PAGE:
Dentoni, D., & Veldhuizen, M. G. (2012). Building Capabilities for Multi-Stakeholder Interactions at Global and Local Levels: An Executive Interview with Jan Kees Vis, Berton Torn and Anniek Mauser. International Food and Agribusiness Management Review, 15(B), 95-106.

Hair, J. F., Anderson, R. E., Babin, B. J., & Black, W. C. (2010). Multivariate data analysis: A global perspective (Vol. 7). Upper Saddle River, NJ: Pearson.

Jager, W. (2016). From organizational structuring to learning: The role of authority and communication in translating individual competencies into the organizational capability of learning from stakeholders. MSc Thesis, Wageningen University and Research.

Osagie, E. R., Wesselink, R., Blok, V., Lans, T., & Mulder, M. (2016). Individual competencies for corporate social responsibility: A literature and practice perspective. Journal of Business Ethics, 135(2), 233-252.

Veldhuizen, M., Blok, V., & Dentoni, D. (2013). Organisational drivers of capabilities for multi-stakeholder dialogue and knowledge integration. Journal on Chain and Network Science, 13(2), 107-117.

Wesselink, R., Blok, V., van Leur, S., Lans, T., & Dentoni, D. (2015). Individual competencies for managers engaged in corporate sustainable management practices. Journal of Cleaner Production, 106, 497-506.

MSc thesis opportunity in Malawi /1

MSc thesis 1: Malawi – Individual competencies for emerging business models. 

Co-supervisors: Domenico Dentoni and Renate Wesselink

Similar as in other African contexts (Chesbrough et al. 2006; Dahan 2010), a number of business models have been recently emerging in Malawian legume and maize chains (2010-2015). These models seek to overcome constraints to innovation that affect the supply chains and include among the others: 1) storage models such as the Agricultural Commodity Exchange, which developed arrangements to match the demand and supply of storage owners, brokers, processors and farmers (Sitko and Jayne 2012; Dentoni and Dries 2015; Dentoni and Krussmann 2015); 2) finance models such as credit schemes with commodity as collateral (warehouse receipt schemes), weather-indexed crop insurance and storage insurance schemes (Coulter and Onumah 2002); 3) extension models, such as joint programs and incubators that bring together farmers’ associations, extension officers, supply chain actors and universities (Meijer et al. 2015; Mutenje et al. 2016); 4) seed provision models, such as programs to train private seed breeders and link them with early generation seed producer, seed companies and farmers’ associations (Keoneka et al. 2016; Rubyogo et al. 2016); 5) quality control models, such as training programs to improve post-harvest practices such as groundnuts and pigeon pea drying and sorting at farmer level (Matumba et al. 2013; 2015).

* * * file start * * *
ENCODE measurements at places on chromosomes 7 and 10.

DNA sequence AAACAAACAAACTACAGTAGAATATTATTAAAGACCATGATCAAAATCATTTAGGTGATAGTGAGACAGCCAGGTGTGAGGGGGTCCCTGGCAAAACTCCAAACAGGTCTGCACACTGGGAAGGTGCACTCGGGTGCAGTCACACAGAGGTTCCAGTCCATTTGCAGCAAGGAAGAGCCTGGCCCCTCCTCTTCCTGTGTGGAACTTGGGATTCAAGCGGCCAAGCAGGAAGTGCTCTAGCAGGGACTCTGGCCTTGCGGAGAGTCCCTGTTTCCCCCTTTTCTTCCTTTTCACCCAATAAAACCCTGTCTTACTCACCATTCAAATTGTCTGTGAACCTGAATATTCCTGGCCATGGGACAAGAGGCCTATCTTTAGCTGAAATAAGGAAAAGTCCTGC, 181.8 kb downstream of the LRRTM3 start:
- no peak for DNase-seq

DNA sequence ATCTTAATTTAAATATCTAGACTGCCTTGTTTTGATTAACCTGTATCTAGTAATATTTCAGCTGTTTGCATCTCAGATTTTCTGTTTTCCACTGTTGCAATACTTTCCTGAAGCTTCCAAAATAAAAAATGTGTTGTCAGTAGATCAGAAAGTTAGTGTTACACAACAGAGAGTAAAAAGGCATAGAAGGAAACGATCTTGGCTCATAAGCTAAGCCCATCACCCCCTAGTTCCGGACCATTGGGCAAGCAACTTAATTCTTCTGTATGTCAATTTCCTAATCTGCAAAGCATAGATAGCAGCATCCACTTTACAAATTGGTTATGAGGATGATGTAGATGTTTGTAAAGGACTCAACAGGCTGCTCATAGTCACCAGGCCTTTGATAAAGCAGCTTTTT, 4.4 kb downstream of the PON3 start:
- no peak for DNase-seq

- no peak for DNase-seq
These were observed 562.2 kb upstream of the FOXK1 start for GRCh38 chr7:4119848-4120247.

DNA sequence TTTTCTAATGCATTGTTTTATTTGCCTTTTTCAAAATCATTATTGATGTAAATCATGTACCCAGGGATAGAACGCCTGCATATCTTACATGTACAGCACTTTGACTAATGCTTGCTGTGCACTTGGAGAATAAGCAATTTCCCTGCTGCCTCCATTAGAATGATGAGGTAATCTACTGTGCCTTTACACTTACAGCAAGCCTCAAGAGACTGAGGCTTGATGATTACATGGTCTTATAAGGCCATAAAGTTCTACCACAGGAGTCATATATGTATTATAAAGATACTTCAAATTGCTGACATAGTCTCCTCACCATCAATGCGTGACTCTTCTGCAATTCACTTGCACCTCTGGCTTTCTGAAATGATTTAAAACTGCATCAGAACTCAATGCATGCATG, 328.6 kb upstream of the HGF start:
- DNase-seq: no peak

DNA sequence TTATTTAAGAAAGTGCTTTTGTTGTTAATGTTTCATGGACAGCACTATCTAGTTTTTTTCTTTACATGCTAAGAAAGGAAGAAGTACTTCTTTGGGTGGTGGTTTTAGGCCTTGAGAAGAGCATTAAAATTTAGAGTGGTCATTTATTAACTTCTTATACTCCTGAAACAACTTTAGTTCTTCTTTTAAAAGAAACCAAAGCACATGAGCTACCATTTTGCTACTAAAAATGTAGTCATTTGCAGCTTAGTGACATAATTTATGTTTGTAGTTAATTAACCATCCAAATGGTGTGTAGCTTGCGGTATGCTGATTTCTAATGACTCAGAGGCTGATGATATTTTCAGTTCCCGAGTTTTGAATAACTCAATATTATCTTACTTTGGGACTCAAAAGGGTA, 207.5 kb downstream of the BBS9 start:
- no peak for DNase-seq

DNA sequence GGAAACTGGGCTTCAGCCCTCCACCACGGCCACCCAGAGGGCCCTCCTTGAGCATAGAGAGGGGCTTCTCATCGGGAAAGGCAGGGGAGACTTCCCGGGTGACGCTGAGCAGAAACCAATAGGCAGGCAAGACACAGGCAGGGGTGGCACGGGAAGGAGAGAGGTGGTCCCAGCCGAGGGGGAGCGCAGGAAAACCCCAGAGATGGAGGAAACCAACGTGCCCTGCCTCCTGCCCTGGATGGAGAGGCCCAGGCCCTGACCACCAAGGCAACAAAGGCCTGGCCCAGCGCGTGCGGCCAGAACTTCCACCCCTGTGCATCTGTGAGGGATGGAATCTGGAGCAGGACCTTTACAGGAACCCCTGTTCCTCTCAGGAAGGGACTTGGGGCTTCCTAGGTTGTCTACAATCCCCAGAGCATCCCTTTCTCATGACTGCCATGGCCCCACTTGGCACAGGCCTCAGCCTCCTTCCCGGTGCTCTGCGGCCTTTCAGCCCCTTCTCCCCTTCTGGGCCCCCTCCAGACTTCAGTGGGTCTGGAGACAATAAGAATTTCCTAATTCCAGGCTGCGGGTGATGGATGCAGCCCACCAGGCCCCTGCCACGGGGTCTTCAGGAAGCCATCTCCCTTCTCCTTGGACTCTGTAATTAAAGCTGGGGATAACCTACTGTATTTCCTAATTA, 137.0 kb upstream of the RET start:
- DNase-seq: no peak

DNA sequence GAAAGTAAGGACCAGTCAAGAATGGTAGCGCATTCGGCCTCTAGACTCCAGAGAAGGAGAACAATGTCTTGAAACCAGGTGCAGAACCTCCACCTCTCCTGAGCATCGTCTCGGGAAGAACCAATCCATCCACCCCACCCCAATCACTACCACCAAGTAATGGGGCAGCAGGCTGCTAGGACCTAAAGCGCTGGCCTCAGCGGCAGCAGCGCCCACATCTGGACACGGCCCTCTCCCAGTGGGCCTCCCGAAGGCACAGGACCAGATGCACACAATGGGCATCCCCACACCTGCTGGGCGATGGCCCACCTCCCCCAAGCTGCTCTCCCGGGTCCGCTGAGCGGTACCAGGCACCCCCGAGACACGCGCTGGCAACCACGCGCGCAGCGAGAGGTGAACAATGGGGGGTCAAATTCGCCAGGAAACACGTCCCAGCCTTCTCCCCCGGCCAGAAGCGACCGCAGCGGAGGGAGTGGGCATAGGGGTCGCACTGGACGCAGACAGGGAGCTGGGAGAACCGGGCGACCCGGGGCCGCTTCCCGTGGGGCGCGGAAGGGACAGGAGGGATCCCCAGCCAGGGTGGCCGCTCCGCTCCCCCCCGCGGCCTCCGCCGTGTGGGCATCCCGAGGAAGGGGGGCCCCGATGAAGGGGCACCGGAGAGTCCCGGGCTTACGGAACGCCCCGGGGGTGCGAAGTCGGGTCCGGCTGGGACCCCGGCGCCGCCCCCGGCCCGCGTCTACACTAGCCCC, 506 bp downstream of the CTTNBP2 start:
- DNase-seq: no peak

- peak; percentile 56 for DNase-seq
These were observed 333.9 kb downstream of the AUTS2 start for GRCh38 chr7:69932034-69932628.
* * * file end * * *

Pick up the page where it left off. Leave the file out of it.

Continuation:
While being examples of organizational innovation in an uncertain environment, most of these models face tensions and limitations (Dentoni and Dries 2015; Dentoni and Klerkx 2016). Recent evidence shows that actors in these business models struggle to systematically coordinate with other stakeholders outside their partnership because they need to keep a strong focus on the governance mechanisms within their partnership (Dentoni and Klerkx 2016). Within this big picture, this MSc thesis project intervenes with the following goals: 1) to describe and discuss the tensions and dilemmas faced in the abovementioned business models with a suggested theoretical lens on hybrid organizations (Battilana and Dorado 2010; Greenwood et al. 2011; Jay 2013); 2) to profile the key competencies of current and future individual actors (Wesselink et al. 2015) that would meet the demands as well as the latent needs of the abovementioned business models; 3) to develop an inductive theoretical framework that connects individual competencies, organizational capabilities and innovation at a systemic level.